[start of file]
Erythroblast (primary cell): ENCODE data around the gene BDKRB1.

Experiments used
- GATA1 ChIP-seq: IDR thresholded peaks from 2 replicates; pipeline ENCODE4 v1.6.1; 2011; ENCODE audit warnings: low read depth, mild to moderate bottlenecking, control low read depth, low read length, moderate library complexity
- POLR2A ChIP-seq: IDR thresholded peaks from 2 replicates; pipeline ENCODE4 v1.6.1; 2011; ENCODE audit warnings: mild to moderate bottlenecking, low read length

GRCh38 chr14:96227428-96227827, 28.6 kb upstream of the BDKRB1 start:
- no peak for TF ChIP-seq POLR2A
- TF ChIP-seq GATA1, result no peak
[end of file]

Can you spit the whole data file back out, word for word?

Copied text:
Erythroblast (primary cell): ENCODE data around the gene BDKRB1.

Experiments used
- GATA1 ChIP-seq: IDR thresholded peaks from 2 replicates; pipeline ENCODE4 v1.6.1; 2011; ENCODE audit warnings: low read depth, mild to moderate bottlenecking, control low read depth, low read length, moderate library complexity
- POLR2A ChIP-seq: IDR thresholded peaks from 2 replicates; pipeline ENCODE4 v1.6.1; 2011; ENCODE audit warnings: mild to moderate bottlenecking, low read length

GRCh38 chr14:96227428-96227827, 28.6 kb upstream of the BDKRB1 start:
- no peak for TF ChIP-seq POLR2A
- TF ChIP-seq GATA1, result no peak